In regards to wine consumption….Let’s agree that we shouldn’t be drinking alcohol. It’s a toxin after all (eat grapes for antioxidants instead). Since we love life and the fruits of the land, I don’t expect you to completely remove your favorite vino, though. Test your body’s sensitivity to alcohol. In your current diet, how much wiggle room do you really have for a nightly glass? If you are already eating a lot of dairy, bread, meat, and candy, you may have to sacrifice the number of liquid grapes in your nightly habit.


Almonds and avocado, for example, are very healthy for you. However, they are also high in calories and fat, although it’s a good fat, Brenkus says. “The key is portion control. Like any type of food –if you eat too much of it—even though it’s healthy –it still can be stored as extra calories.” Too much fat can be an overeating of calories, Romero adds.

Personal Trainer Wisdom: Just because something is healthy for you it doesn’t mean that it doesn’t come with limits. Try to limit your fat to 15 grams per day. I assure that your whole avocado at lunch will surpass that amount (and that doesn’t include the nuts and olive oil on your salad). Cut everything in half and see if the weight loss follows.


“I believe in eating when you’re hungry,” Brenkus says. “It goes without saying, that if you’re starting an exercise program, it will require you to eat more often and having extra calories – food is fuel.” You may not know it, but starving is actually dangerous.

Personal Trainer Wisdom: If you’re hungry, respond with the proper nutrient dense fuel. Be sure to decipher between mental and physical cues. Are you reaching for food because you’re bored or stressed or has it really been about 3-5 hours of proper digestion and absorption and you’re ready to refuel.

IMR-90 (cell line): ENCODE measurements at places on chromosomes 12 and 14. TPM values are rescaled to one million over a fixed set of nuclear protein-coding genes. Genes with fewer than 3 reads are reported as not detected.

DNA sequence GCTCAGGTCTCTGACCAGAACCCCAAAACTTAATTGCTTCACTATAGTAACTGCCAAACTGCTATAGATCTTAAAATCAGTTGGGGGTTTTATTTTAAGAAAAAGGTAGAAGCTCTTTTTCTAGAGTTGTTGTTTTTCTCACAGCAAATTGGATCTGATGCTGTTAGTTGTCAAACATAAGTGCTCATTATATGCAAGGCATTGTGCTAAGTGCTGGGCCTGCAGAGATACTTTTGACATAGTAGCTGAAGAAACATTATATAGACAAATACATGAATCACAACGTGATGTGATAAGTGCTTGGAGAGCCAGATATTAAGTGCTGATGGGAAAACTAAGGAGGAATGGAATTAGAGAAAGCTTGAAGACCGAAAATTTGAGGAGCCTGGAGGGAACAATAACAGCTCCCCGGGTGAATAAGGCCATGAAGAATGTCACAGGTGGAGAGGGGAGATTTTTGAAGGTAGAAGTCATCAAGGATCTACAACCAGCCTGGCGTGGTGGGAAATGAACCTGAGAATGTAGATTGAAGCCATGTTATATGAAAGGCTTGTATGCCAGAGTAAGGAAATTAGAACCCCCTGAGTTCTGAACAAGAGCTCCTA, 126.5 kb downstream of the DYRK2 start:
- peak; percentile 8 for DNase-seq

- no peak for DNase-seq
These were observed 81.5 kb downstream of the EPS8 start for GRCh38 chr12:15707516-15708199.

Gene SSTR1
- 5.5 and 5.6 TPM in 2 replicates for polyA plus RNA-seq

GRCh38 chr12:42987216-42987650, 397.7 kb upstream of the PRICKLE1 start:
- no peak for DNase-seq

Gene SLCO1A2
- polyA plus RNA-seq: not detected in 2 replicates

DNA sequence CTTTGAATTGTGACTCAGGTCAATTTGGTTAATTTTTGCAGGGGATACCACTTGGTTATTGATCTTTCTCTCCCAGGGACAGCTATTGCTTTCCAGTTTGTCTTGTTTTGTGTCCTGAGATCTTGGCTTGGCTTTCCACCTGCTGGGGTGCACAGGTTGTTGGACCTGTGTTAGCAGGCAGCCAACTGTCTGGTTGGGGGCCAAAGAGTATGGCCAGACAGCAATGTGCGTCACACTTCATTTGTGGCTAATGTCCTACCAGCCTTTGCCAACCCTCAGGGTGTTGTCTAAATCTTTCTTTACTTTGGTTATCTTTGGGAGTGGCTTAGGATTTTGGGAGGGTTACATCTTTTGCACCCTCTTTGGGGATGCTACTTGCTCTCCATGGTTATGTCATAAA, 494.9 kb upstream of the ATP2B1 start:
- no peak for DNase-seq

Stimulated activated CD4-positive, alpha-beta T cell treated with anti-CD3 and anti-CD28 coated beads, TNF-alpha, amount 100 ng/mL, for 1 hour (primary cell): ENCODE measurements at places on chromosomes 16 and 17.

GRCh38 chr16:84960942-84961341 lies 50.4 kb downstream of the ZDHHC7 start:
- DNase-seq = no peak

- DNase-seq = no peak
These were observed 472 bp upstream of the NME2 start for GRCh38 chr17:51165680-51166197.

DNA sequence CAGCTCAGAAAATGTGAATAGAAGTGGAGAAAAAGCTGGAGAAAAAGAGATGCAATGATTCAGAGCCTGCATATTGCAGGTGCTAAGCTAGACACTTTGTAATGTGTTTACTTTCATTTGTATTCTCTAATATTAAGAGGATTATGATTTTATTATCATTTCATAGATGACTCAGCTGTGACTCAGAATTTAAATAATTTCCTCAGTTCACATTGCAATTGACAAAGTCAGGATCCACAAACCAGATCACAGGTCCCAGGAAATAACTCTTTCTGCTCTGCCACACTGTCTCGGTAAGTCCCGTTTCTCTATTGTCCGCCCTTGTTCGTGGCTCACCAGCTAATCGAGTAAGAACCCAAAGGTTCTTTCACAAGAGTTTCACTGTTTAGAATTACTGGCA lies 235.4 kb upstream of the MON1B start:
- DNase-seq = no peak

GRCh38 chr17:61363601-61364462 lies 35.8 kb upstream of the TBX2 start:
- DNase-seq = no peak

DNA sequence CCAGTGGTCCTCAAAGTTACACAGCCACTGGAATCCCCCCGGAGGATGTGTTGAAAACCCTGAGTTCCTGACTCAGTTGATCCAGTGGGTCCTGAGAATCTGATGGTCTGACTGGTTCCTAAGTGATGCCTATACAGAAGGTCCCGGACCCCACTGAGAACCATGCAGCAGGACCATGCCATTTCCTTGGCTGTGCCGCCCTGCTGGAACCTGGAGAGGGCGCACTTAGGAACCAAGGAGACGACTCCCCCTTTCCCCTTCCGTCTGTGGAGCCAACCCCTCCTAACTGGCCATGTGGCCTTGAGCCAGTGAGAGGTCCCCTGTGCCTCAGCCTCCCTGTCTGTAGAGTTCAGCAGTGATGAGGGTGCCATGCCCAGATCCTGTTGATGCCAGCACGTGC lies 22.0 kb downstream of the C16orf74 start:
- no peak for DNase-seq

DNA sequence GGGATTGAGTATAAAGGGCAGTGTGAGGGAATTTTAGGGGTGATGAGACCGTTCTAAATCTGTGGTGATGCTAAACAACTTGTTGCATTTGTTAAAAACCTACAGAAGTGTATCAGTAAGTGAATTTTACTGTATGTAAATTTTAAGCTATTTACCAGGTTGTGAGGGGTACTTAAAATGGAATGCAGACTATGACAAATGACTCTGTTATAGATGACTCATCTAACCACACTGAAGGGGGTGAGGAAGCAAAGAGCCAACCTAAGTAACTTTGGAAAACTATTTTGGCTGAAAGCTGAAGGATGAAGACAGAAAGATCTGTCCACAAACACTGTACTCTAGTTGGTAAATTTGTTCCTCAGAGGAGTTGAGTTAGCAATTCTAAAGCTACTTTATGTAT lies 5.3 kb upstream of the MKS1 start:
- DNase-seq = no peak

Diet AND exercise are so often clumped together but not always equally put into practice, Thorsen says. Diet has a major contributing factor but so does being physically active. Along with simply burning more calories there are a host of additional benefits to exercise, and resistance training specifically: “increased muscle mass helps to burn more calories throughout the day, improved strength, osteoporosis prevention, improved blood lipid profile, more energy, and psychology benefits.”

Personal Trainer Wisdom: Correction: Diet is the biggest contributing factor. I’ve witnessed personal training clients push physical limits within our sessions without losing an ounce of weight. While muscle mass helps to burn more calories throughout the day, it isn’t significant enough to counter poor dietary habits. At the same time, I do agree that both are necessary for optimal health for the reasons described above.

Photo Credit:
Men’s Fitness .com–Is starving yourself really the answer to losing weight?

Article Credit:

Author: Michael Moody Fitness with excerpt sourced from the article "44 Ways You’re Sabotaging Your Weight Loss Goals" on MSN.com (The Active Times).
"44 Ways You’re Sabotaging Your Weight Loss Goals " Review